Finding the Greenman: Inside the Studio of Nicholas Kahn

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In early July I had the pleasure of visiting the studio of artist Nicholas Kahn. Though he has his primary studio in Hudson, Nicholas also works in his farmhouse where he has cultivated a menagerie of objects from Mexican devil figures to dead bats and taxidermies. As I am studying photography, it was a rare opportunity to see his artistic process, although for the majority of my visit Nicholas was working on a watercolor painting, another one of his mediums. Some of his other works are heavily inspired by 17th century dutch art and pagan religions ( especially the Greenman), which are prevalent in his floor to ceiling tapestries. After finishing up with his painting, which ended up being a pangolin suspended over valley and Hudson River, we headed out to a local waterfall to work on “Dreams of the Drowning World,” a portrait series by Nicholas and fellow artist Richard Selesnick. I must say that being dressed up like a disheveled circus performer (some of Nicholas’ other inspirations are avant garde ballet and circus/Mardi Gras parades) and partially submerged in a creek was not part of my plan, but it yielded some amazing portraits, and it gave me some insight into his photographic process.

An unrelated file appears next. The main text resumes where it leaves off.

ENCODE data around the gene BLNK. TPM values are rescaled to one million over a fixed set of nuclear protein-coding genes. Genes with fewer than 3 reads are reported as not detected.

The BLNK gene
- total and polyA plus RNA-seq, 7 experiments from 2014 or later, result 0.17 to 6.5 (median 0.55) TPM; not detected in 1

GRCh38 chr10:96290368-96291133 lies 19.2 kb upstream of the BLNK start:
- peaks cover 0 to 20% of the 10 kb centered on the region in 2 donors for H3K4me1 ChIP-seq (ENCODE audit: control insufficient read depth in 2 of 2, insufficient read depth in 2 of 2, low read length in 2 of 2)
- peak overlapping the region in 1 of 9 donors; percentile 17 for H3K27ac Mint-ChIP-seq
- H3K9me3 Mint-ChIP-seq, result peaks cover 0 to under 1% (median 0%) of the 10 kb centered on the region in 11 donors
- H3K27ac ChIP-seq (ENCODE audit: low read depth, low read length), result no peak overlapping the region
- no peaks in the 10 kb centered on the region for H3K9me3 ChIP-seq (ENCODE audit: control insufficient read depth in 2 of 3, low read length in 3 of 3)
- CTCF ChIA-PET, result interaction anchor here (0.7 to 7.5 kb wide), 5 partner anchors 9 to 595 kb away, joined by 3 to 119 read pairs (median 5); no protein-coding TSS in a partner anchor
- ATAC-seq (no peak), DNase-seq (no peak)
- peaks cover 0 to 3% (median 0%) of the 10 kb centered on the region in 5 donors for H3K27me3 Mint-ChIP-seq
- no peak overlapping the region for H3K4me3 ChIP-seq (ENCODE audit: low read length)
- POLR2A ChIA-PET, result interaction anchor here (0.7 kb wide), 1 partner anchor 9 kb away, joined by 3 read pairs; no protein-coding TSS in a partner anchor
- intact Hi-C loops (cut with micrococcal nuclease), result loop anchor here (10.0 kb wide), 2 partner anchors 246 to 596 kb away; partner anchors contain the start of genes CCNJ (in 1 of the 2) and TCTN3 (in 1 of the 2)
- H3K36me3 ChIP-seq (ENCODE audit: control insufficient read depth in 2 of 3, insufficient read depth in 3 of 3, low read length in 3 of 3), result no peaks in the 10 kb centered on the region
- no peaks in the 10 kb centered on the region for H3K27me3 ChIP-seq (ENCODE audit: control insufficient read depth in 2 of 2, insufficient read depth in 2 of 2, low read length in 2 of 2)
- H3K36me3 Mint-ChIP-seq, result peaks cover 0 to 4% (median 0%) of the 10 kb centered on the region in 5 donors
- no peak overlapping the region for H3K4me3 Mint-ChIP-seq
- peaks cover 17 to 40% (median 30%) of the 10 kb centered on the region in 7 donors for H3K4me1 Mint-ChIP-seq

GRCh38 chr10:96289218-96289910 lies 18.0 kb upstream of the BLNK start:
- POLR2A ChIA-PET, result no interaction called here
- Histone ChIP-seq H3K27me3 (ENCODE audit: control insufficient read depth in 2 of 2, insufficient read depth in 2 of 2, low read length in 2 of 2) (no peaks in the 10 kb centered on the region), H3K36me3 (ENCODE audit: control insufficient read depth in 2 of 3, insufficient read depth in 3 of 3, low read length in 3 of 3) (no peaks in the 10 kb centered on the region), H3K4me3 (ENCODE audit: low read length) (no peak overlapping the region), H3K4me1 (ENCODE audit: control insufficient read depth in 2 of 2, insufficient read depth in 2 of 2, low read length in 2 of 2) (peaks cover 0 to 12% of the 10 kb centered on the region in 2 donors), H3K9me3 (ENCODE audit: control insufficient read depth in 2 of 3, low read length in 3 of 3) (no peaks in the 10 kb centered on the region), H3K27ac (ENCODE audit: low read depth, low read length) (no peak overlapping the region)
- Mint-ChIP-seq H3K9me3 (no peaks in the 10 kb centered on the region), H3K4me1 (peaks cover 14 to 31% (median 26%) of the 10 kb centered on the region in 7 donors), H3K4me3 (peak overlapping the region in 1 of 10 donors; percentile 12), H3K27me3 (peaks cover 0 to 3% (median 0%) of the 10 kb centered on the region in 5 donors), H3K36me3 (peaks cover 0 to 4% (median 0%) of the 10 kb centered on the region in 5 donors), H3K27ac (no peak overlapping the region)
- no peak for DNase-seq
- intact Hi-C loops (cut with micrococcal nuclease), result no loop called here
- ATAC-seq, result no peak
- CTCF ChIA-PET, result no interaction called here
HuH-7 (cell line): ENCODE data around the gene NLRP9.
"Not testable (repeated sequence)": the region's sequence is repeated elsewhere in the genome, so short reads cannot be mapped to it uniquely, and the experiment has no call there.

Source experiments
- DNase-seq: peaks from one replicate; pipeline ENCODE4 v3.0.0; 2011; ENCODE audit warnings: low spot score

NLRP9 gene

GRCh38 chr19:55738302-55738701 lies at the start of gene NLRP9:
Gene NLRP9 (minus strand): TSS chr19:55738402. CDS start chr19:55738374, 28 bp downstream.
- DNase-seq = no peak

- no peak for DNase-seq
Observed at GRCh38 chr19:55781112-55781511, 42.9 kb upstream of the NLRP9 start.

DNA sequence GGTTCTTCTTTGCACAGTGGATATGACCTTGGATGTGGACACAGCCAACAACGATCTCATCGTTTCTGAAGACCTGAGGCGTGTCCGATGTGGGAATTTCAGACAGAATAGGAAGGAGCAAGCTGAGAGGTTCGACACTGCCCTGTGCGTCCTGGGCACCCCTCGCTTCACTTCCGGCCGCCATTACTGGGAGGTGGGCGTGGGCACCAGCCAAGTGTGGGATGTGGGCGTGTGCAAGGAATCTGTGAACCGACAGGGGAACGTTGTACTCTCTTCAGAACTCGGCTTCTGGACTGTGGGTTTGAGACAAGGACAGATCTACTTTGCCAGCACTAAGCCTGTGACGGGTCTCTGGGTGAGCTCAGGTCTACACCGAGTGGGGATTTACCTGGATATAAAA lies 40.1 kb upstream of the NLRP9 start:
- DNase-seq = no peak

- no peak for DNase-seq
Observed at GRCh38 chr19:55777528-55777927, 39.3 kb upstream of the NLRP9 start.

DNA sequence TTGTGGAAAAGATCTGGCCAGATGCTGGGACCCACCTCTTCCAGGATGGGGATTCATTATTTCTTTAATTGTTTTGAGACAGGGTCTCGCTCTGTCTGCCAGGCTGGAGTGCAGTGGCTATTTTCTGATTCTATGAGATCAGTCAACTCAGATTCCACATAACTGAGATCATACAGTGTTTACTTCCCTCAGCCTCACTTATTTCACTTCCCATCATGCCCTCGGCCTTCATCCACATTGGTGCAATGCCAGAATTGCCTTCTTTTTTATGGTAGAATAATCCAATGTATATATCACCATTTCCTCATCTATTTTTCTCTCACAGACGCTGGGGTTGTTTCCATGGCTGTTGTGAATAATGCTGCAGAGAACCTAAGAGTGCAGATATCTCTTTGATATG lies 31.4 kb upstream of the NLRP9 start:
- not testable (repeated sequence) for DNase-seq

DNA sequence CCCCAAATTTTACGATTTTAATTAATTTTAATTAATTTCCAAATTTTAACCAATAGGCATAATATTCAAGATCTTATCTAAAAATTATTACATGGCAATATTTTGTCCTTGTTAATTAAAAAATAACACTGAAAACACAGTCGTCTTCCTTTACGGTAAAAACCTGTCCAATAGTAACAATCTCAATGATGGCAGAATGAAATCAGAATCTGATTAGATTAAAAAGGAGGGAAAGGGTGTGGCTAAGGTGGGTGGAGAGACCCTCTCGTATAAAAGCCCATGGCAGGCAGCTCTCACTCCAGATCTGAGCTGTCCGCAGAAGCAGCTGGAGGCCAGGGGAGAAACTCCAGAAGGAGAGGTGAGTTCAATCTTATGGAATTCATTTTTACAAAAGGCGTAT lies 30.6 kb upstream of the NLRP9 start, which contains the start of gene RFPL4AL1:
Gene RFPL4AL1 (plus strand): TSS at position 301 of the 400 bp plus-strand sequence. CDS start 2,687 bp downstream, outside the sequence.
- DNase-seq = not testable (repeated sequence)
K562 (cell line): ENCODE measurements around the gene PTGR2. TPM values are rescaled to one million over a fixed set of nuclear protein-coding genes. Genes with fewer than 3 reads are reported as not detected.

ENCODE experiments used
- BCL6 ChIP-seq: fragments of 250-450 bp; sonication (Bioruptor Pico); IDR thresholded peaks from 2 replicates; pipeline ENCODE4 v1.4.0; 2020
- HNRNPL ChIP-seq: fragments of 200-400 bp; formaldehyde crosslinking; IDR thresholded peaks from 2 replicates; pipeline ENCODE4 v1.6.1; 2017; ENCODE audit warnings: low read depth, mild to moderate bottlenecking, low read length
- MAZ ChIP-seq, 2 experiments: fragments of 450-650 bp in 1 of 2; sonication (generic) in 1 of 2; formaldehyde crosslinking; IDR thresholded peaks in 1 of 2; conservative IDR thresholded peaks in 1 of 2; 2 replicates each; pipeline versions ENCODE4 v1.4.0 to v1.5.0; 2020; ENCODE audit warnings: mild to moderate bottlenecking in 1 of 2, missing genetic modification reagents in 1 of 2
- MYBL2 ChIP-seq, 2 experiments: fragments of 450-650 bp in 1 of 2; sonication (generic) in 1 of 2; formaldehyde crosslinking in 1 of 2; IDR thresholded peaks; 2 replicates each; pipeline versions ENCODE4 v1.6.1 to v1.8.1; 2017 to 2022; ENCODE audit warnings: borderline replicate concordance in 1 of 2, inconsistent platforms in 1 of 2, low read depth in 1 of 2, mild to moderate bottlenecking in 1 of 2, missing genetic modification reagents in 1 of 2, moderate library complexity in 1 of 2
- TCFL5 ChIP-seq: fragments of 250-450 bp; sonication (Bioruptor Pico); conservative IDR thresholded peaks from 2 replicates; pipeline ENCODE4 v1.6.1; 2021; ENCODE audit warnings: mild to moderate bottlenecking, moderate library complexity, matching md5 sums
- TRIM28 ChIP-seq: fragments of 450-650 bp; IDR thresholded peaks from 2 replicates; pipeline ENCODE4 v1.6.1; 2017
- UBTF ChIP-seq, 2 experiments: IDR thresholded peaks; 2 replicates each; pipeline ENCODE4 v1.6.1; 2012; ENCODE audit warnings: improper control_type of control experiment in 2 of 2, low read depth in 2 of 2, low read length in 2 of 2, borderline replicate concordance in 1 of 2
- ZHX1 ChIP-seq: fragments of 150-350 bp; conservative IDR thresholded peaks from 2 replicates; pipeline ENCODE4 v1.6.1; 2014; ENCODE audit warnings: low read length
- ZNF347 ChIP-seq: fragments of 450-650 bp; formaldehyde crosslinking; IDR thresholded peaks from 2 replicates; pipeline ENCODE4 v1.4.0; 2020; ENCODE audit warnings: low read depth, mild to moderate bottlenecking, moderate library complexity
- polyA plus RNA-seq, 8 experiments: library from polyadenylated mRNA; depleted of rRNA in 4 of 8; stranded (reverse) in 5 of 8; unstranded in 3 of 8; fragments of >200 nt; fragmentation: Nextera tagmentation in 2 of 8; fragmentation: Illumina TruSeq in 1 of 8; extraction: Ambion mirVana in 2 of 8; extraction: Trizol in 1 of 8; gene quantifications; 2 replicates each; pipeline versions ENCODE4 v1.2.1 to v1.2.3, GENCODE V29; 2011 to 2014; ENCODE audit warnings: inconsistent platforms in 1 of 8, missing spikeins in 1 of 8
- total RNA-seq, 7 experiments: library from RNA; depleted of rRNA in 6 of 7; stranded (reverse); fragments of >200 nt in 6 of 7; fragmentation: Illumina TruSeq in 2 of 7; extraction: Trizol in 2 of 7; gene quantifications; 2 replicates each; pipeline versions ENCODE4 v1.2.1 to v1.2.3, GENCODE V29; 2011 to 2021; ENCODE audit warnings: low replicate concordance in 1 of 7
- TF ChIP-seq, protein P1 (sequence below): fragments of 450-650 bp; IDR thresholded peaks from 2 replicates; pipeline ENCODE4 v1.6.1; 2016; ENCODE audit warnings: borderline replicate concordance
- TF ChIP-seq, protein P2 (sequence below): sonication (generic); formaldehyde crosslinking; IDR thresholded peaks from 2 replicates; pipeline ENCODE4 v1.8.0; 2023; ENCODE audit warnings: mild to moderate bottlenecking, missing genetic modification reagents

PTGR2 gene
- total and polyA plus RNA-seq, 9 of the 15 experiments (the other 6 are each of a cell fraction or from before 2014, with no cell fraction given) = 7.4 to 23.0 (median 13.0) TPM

Nicholas and Richard’s works can be seen by visiting kahnselesnick.biz.

Noah S. Thompson

Noah S. Thompson is an Senior English and Art & Art History double major at Dickinson College with a passion for bees, gluten-free pastries, and all things queer. His work primarily focuses on portraiture and abstraction.

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